I've had a septic system for 15 years and never had it pumped out.
Yet I see neighbors pumping theirs every 3 years.
All I put down mine is crap and TP and pee (sorry for being blunt).
1. Pee just drains away.
2. Crap (I assume) dissolves itself (bacteria) over time.
3. But what about the TP?
Does the TP dissolve like the crap dissolves?
Or does the TP eventually fill the tank up?
(Why doesn't mine fill up then?)
On Mon, 30 Jan 2017 21:56:25 -0500, in alt.home.repair micky wrote:
I wonder if it makes economic sense to install a bidet instead of
a. Buying toilet paper for the rest of my life, and,
b. Pumping out the septic system every X years.
Anyone have a bidet aftermarket installed?
The problem, I think, is that warm water isn't normally at the toilet.
How do they solve the problem of piping warm water to the aftermarket
On Tue, 31 Jan 2017 10:25:53 -0500, in alt.home.repair Dan Espen wrote:
I don't know the answer.
I can only say that I've stayed in peole's houses with bidets in other
countries where they use a small hand towel to blot up the (clean) water.
It should be no different than the towel you use after taking a shower,
with respect to how clean your butt should be after using the bidet.
I think the warm water issue is the biggest one.
Dunno how bidets work, but you're not gonna have a gas-fired one, so, it's
either electricity or it has hot water piped to the toilet.
With electricity, I can see maintaining a temperature being easy.
With hot water piped in, I can see it might be like what it's like in most
showers, where the first few seconds are too cold and the last few seconds
too hot, with a goldilocks zone needing to be dialed in manually.
On Mon, 30 Jan 2017 08:09:15 -0500, in alt.home.repair burfordTjustice
I asked a few neighbors today, where there are two types it seems (I asked
in email so I had a good sample of a handful of replies).
Some do it every three years.
Others never do it.
I'm not sure what the difference is since they all must be built to the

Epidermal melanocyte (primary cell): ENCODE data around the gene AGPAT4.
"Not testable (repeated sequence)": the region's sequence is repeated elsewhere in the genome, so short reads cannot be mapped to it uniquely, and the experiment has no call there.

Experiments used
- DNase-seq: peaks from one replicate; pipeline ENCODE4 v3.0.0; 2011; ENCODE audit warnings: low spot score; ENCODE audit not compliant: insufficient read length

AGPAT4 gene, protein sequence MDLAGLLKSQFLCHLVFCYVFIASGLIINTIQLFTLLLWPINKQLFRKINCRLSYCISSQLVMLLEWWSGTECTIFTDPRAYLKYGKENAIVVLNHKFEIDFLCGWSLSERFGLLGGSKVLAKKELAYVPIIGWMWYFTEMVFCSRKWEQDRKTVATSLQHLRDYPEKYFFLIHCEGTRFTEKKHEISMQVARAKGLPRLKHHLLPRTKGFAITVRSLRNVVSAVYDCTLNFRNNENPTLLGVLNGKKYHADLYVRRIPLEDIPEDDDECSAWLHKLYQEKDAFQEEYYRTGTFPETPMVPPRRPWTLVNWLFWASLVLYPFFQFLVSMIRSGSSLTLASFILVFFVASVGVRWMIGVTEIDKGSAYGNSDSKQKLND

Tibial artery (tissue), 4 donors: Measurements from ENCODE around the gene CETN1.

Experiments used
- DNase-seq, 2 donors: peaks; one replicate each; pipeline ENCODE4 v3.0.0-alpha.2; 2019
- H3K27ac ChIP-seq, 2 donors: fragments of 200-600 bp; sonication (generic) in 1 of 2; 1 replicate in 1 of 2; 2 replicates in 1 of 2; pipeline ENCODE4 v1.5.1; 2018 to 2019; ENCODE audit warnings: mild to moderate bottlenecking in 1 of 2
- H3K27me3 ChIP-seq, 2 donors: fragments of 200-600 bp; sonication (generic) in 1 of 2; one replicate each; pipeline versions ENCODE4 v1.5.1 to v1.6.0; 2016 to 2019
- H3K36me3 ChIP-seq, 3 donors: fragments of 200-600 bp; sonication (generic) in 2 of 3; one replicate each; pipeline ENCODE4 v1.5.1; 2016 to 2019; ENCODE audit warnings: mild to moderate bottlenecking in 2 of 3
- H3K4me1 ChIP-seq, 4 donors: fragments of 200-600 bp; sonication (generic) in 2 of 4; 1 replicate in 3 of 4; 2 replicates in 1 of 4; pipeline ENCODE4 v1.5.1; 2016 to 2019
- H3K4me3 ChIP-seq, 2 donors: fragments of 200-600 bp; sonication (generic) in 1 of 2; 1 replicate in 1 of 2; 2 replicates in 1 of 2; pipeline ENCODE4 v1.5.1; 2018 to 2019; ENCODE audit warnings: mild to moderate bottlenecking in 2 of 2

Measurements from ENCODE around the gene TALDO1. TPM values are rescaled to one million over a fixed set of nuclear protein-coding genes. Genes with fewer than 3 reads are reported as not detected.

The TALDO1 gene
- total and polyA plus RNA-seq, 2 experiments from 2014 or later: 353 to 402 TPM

On Mon, 30 Jan 2017 05:58:00 -0500, in alt.home.repair Ed Pawlowski wrote:
I can easily understand what you're saying, but some of my neighbors said
they've gone easily 20 years without a problem while others say they pump
every 3 years, so, something is very weird here with the answers.
Why I need to rely on you is that it's crazy when you google for what
happens to the toilet paper in a home septic tank system.
You never get an answer to the question!
What you get is a list of toilet papers that are "better" than others.
OK. But that's not really the question (although I guess it's part of the
The main question is does the stuff eventually biodegrade to nothing or
does it eventually need to be pumped out.
Googling for what happens to the poop:
Again, it's amazing that you never get the answer straight.
Most of the answers are from companies selling septic system cleaning, so,
I guess that's why you can't get a straight answer out of the web?
There is no one answer for everyone. Take the simple parts like a four
person family that does the same laundry, same diet and excrement etc.
but put them a few miles apart.
Variables start with the results of the perc test. How big a system?
What is the soil composition? Water table, trees, and a bunch of other
things that affect the overall life of the system. Best to have it
checked once in a while.
In alt.home.repair, on Mon, 30 Jan 2017 19:12:15 -0000 (UTC), Martim
That means to me that you can go forever unless something goes wrong,
and by having someone check it every so many years, mayyybe he'll see
that it is more full than it shoudl be, and he'll do something about it
So that you wont' have a so-called emergncy where your toile won't flush
and have to pay extra for him to come out on Xmas eve. Some people
think avoiding a weekend tthey can't use the water is worth paying when
there is no problem, some people want local proof that this can happen,
and others will go to the supermarket to use the bathroom rather than
pay for a cleaning they might need. The odds are, in an "emergency"
you can get someone to come out during regular work hours and, if
you're willing to call around, will only have to wait from 3PM on Monday
to 4PM on Tuesday. Or from 6PM on Monday to 10AM on Wednesday.
I think part of the service is to add more of those microbes that do the
eating, even though they are randy little devils and have been know to
make their own babies. You should ask and not rely on me.
And of course some of the services add something to kill the microbes so
that they can come back again in 6 months.. Just kidding.
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